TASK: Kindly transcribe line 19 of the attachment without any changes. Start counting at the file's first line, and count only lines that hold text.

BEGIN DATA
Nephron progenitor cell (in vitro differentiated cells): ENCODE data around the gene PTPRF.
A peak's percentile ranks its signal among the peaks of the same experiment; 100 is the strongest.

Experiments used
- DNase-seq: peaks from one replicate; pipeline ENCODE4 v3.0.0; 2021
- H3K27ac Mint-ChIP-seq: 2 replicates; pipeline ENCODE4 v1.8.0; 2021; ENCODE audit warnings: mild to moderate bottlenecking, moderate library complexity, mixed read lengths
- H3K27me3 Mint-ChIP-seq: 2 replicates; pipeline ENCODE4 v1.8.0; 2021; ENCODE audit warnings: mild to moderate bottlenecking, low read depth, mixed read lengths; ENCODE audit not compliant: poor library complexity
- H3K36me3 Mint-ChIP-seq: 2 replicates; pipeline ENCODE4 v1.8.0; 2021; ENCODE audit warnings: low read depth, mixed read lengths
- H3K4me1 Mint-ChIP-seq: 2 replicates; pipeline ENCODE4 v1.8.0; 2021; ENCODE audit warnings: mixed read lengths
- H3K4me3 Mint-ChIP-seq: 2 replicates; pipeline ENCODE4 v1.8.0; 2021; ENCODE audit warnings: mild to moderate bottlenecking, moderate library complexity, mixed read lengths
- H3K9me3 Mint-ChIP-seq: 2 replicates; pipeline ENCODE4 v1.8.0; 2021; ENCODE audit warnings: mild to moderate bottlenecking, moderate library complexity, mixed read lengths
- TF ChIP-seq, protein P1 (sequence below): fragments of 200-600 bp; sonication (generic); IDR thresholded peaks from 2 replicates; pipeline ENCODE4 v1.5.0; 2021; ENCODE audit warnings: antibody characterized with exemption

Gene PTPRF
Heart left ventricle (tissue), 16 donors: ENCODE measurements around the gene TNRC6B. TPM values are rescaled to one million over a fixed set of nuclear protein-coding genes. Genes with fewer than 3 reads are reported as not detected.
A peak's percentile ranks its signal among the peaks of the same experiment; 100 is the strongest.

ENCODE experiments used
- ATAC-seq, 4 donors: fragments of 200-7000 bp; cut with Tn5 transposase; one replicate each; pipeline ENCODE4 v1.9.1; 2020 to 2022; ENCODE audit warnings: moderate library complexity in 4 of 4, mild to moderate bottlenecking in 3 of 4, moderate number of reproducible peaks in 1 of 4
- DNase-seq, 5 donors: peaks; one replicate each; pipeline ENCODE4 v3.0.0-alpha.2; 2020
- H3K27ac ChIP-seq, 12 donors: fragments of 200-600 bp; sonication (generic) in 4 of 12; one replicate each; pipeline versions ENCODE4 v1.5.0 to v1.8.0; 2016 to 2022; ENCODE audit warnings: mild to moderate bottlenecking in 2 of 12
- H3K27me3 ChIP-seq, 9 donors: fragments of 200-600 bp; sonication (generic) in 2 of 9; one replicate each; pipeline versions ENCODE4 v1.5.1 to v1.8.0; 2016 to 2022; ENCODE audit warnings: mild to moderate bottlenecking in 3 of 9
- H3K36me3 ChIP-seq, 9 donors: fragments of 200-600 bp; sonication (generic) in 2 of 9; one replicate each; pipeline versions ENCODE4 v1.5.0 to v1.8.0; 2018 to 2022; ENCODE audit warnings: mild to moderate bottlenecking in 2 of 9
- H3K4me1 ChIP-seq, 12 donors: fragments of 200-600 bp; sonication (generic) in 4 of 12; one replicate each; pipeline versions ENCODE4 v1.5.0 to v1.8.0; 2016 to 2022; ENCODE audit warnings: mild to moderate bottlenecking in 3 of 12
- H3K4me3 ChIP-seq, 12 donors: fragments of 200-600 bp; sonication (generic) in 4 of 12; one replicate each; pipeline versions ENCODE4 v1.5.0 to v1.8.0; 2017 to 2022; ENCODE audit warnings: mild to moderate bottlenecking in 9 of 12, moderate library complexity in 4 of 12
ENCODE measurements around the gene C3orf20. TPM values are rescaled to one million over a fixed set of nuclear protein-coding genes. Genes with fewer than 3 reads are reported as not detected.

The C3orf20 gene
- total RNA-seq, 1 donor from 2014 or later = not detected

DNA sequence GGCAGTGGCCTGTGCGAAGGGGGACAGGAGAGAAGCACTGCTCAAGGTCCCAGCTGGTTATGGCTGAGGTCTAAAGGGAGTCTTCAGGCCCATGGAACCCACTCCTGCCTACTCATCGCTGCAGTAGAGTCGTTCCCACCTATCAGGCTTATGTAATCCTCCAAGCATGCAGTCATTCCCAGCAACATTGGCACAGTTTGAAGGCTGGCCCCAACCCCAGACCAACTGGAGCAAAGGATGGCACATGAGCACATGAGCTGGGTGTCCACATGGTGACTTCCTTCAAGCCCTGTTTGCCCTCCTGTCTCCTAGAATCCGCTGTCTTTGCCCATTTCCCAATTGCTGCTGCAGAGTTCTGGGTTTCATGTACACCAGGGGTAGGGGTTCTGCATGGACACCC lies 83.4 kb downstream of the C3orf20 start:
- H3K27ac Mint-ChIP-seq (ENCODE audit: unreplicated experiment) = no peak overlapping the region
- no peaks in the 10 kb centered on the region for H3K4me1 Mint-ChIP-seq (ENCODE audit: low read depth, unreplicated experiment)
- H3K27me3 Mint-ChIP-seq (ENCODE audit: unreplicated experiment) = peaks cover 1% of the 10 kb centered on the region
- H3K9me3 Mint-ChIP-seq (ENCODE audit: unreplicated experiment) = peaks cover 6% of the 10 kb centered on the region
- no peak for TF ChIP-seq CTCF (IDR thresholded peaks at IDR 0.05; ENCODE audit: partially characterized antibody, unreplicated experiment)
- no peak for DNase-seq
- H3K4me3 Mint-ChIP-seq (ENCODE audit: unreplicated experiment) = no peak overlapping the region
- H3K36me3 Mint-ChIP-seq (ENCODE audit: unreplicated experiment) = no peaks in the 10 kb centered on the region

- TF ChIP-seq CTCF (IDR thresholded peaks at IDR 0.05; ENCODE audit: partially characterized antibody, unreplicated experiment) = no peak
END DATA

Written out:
- H3K27me3 ChIP-seq, 9 donors: fragments of 200-600 bp; sonication (generic) in 2 of 9; one replicate each; pipeline versions ENCODE4 v1.5.1 to v1.8.0; 2016 to 2022; ENCODE audit warnings: mild to moderate bottlenecking in 3 of 9